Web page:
After the ceasefire following the Fall of France in June 1940, Alsace was annexed to Germany and a rigorous policy of Germanization was imposed upon it by the Gauleiter Robert Heinrich Wagner. When, in July 1940, the first evacuees were allowed to return, only residents of Alsatian origin were admitted. The last Jews were expelled on 15 July 1940 and the main synagogue, a huge Romanesque revival building that had been a major architectural landmark with its 54-metre-high dome since its completion in 1897, was set ablaze, then razed. From 1943 the city was bombarded by Allied aircraft. While the First World War had not notably damaged the city, Anglo-American bombing caused extensive destruction in raids of which at least one was allegedly carried out by mistake. In August 1944, several buildings in the Old Town were damaged by bombs, particularly the Palais Rohan, the Old Customs House (Ancienne Douane) and the Cathedral. On 23 November 1944, the city was officially liberated by the 2nd French Armored Division under General Leclerc.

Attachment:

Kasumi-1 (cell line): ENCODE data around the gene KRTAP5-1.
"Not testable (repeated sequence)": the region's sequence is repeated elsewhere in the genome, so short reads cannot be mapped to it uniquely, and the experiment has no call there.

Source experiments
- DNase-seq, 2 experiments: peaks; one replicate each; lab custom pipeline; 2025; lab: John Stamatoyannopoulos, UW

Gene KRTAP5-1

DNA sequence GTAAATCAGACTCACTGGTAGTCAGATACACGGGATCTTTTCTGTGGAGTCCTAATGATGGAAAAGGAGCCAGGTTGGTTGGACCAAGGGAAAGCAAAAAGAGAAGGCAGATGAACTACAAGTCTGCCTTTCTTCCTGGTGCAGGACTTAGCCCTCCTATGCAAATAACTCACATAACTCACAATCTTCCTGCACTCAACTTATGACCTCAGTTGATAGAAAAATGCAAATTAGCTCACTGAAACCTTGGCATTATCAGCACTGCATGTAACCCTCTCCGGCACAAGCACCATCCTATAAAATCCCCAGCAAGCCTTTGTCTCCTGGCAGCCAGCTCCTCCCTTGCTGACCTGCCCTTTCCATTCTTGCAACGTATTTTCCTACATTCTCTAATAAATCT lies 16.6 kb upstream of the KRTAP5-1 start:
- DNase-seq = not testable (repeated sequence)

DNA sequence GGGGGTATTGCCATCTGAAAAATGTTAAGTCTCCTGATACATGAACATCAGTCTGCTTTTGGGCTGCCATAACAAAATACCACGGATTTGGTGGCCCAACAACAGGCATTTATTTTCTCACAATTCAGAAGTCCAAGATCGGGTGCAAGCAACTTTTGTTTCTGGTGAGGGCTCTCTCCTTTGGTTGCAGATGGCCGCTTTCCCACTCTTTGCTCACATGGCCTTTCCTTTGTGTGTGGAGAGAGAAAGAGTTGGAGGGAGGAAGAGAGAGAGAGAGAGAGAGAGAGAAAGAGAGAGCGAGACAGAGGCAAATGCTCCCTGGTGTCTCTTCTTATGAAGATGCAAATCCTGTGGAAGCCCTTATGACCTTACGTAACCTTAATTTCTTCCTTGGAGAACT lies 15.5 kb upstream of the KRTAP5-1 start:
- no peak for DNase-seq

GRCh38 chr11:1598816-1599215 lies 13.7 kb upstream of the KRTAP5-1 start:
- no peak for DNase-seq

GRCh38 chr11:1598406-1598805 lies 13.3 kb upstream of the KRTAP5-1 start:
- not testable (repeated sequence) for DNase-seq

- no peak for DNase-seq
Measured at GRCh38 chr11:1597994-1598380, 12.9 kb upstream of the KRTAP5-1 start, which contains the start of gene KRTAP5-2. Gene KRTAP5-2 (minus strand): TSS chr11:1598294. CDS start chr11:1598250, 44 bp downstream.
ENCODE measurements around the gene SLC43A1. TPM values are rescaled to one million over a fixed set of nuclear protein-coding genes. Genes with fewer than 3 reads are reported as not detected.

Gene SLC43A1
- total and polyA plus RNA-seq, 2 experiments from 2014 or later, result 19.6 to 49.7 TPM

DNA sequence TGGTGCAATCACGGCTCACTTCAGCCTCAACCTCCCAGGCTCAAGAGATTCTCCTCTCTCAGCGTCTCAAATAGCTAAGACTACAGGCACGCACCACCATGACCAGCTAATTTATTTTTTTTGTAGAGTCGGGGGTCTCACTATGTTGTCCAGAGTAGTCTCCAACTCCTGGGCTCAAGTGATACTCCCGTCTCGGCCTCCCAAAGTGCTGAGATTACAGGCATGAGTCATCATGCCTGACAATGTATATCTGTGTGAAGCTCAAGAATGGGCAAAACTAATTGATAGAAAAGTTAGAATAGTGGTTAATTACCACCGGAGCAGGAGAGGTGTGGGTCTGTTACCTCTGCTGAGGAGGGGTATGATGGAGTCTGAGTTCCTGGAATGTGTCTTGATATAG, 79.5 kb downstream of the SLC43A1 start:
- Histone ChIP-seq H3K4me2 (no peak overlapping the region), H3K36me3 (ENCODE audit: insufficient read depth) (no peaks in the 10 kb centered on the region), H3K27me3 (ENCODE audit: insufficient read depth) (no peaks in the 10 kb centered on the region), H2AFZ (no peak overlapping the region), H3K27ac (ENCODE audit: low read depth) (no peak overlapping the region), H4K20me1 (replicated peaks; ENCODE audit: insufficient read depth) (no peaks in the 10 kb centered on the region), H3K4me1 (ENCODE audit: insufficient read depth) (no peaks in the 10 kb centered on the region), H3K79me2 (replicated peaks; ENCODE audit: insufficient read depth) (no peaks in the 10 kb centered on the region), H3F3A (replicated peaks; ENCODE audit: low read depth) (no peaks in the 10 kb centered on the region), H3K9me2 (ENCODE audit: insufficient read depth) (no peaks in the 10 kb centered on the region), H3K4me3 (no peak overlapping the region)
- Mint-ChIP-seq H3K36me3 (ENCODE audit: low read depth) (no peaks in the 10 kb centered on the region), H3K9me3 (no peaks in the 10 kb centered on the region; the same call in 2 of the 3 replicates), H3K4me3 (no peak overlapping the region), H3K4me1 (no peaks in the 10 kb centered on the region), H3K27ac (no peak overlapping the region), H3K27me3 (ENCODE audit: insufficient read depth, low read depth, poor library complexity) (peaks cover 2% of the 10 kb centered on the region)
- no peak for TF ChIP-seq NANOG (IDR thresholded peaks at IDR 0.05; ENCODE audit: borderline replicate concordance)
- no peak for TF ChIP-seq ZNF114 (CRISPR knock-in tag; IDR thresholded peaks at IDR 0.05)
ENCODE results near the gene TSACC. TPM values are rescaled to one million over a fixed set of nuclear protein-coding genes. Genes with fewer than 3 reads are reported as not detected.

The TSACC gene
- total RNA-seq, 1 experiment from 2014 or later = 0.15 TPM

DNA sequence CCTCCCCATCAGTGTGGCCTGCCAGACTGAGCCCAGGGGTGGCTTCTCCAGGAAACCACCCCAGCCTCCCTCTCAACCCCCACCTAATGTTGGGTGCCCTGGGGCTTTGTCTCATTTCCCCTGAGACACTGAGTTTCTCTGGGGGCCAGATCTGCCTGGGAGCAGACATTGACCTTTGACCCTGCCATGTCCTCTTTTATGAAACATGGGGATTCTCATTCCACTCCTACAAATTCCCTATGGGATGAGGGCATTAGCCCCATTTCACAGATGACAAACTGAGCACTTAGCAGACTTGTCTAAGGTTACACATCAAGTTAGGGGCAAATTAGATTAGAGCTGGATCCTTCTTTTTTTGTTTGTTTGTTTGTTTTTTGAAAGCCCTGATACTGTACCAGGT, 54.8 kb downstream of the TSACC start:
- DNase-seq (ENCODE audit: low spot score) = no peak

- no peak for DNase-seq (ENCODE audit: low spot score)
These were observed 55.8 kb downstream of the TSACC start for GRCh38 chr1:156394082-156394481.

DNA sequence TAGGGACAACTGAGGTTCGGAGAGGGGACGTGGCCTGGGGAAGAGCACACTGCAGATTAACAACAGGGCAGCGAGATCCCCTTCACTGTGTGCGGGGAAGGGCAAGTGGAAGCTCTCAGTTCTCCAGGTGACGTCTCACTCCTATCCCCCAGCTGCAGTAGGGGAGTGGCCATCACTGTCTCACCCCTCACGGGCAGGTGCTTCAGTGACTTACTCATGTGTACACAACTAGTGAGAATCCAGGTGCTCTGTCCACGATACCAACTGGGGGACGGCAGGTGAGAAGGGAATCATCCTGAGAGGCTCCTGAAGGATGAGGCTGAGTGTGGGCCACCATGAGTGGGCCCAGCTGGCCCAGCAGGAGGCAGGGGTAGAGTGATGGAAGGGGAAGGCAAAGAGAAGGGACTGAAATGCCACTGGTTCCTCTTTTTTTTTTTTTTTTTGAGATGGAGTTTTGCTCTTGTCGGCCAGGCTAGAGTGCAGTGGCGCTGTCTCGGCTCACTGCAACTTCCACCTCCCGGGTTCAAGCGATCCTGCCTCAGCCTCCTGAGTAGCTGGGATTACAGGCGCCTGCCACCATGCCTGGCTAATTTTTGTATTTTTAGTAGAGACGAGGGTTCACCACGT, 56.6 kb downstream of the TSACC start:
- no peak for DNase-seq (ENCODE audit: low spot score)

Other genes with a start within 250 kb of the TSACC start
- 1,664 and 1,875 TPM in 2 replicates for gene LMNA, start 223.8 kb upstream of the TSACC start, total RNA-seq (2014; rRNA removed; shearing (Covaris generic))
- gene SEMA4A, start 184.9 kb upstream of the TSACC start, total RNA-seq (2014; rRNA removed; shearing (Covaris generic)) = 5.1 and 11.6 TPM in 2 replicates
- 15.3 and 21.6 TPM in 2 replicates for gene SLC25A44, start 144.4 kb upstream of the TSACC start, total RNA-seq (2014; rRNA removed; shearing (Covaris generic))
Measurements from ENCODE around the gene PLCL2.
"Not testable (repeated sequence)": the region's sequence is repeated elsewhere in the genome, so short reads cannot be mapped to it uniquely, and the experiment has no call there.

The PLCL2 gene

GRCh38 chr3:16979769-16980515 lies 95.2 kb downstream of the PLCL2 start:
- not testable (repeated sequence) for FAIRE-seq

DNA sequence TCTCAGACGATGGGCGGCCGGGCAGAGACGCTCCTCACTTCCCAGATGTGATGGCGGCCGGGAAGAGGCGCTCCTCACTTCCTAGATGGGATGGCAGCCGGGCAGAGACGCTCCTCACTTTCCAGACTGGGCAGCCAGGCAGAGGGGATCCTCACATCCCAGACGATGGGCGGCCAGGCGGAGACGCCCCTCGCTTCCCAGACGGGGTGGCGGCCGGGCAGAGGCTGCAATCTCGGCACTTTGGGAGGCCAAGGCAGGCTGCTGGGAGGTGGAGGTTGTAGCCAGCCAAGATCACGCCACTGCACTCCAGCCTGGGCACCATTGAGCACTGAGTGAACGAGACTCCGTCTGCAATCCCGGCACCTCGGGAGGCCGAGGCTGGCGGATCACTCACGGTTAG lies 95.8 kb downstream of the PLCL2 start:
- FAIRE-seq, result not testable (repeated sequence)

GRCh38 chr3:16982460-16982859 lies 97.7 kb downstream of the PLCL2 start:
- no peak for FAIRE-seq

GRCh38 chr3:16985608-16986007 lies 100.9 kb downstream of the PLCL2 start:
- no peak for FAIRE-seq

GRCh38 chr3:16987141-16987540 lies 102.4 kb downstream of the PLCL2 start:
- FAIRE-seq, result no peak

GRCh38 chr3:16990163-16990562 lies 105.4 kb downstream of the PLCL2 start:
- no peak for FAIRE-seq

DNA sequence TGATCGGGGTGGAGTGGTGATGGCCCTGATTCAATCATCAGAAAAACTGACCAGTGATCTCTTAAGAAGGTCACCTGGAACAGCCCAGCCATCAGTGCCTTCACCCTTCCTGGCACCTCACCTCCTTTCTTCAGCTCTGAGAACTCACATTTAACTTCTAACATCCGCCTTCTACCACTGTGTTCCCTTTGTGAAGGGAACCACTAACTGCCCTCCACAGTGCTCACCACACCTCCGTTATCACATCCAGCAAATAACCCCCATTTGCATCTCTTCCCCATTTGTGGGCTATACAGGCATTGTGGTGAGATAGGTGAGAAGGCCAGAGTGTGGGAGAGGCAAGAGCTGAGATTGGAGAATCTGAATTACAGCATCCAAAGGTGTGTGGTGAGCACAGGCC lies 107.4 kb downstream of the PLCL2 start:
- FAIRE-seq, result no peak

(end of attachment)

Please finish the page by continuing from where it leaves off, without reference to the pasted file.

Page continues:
In the 1950s and 1960s the city was enlarged by new residential areas meant to solve both the problem of housing shortage due to war damage and that of the strong growth of population due to the baby boom and immigration from North Africa: Cité Rotterdam in the North-East, Quartier de l'Esplanade in the South-East, Hautepierre in the North-West. Between 1995 and 2010, a new district has been built in the same vein, the Quartier des Poteries, south of Hautepierre.